Early this month the U.S. Securities and Exchange Commission (“SEC”) released final rules (the “Registration Rules”) for the registration of security-based swap dealers (“SBSDs”).1 The Registration Rules, released more than three years after the release by the U.S. Commodity Futures Trading Commission (“CFTC”) of its parallel rules for the registration of swap dealers,2 set out the formal requirements for SBSD registration and are instructive for financial institutions that may be required to register as SBSDs when such registration comes to be required.
Timing for Registration and for Related Calculations
The Registration Rules have little immediate effect. Their compliance date, when the SBSD registration requirement will go into effect, will occur only after the occurrence of several events that, taken together, have not yet occurred, cannot occur for a minimum of six months, and seem relatively unlikely to occur until after significantly more than six months have passed.3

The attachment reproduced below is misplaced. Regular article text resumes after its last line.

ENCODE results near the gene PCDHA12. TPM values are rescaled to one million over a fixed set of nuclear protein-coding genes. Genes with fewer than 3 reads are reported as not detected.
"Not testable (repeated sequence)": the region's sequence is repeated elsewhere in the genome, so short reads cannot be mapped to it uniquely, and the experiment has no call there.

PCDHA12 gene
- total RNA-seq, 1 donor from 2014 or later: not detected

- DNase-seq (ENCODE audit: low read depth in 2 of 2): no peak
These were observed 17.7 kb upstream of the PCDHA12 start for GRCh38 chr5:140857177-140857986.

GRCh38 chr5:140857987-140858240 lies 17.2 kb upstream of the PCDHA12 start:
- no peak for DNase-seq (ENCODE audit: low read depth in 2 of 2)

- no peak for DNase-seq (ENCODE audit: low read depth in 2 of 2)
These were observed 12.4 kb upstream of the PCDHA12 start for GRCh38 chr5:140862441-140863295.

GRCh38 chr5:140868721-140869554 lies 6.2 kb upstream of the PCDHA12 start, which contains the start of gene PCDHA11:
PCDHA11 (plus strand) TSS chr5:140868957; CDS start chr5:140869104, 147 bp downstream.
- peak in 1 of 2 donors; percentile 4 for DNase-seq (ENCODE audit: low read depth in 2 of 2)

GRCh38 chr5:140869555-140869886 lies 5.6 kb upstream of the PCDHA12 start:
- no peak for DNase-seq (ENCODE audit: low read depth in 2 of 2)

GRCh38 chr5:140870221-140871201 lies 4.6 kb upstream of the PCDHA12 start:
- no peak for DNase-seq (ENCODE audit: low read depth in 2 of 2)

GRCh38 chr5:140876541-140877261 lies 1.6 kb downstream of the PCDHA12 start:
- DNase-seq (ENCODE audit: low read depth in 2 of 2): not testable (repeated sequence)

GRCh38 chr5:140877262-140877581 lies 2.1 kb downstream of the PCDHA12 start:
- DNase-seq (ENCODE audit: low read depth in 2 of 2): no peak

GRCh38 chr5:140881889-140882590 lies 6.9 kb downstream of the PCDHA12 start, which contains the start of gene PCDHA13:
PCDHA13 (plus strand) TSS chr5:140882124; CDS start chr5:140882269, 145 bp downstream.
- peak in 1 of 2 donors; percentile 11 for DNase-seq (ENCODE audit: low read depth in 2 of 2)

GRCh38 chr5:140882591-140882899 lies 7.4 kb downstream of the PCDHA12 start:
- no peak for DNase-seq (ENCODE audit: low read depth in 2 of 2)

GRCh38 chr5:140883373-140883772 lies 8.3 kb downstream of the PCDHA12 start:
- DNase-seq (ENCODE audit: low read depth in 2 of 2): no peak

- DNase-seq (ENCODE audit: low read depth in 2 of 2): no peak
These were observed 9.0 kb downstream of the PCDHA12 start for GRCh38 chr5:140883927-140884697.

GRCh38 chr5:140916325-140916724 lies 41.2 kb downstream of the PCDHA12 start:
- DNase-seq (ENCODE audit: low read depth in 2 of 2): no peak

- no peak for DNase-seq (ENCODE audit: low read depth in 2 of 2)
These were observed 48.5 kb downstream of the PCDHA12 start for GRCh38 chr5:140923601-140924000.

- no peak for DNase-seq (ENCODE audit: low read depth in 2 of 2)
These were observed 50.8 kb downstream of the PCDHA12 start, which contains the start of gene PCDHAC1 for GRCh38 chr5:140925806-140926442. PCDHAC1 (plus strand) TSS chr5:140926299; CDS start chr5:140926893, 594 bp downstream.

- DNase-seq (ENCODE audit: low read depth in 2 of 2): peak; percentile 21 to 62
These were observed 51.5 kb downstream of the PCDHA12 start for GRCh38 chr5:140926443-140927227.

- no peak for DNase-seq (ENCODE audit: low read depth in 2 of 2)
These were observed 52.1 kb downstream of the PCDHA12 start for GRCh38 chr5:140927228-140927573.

Moreover, market participants are not required to register as SBSDs until after their security-based swap activity exceeds certain de minimis thresholds.4 The Registration Rules Release states that, for purposes of complying with registration requirements, entities engaging in security-based swaps activities are not required to begin calculating whether their activities meet or exceed such thresholds until two months prior to the compliance date of the Registration Rules.5
An applicant will be conditionally registered if it timely completes and submits (i) the primary application form applicable to it, as described below, and (ii) a certification form, also described below.6 The SEC may deny or grant ongoing registration as a SBSD based on the applicant’s application. The SEC will grant ongoing registration if it finds that applicable requirements are satisfied, and may institute proceedings to determine whether ongoing registration should be denied.7 If information contained in an applicant’s registration materials becomes inaccurate, such applicant must correct such materials.8
Primary Application Forms
The Registration Rules provide that an applicant must file one of three primary forms as part of its application for registration.9 The forms are annexed to the Registration Rules and form part of the rulemaking. The three forms are: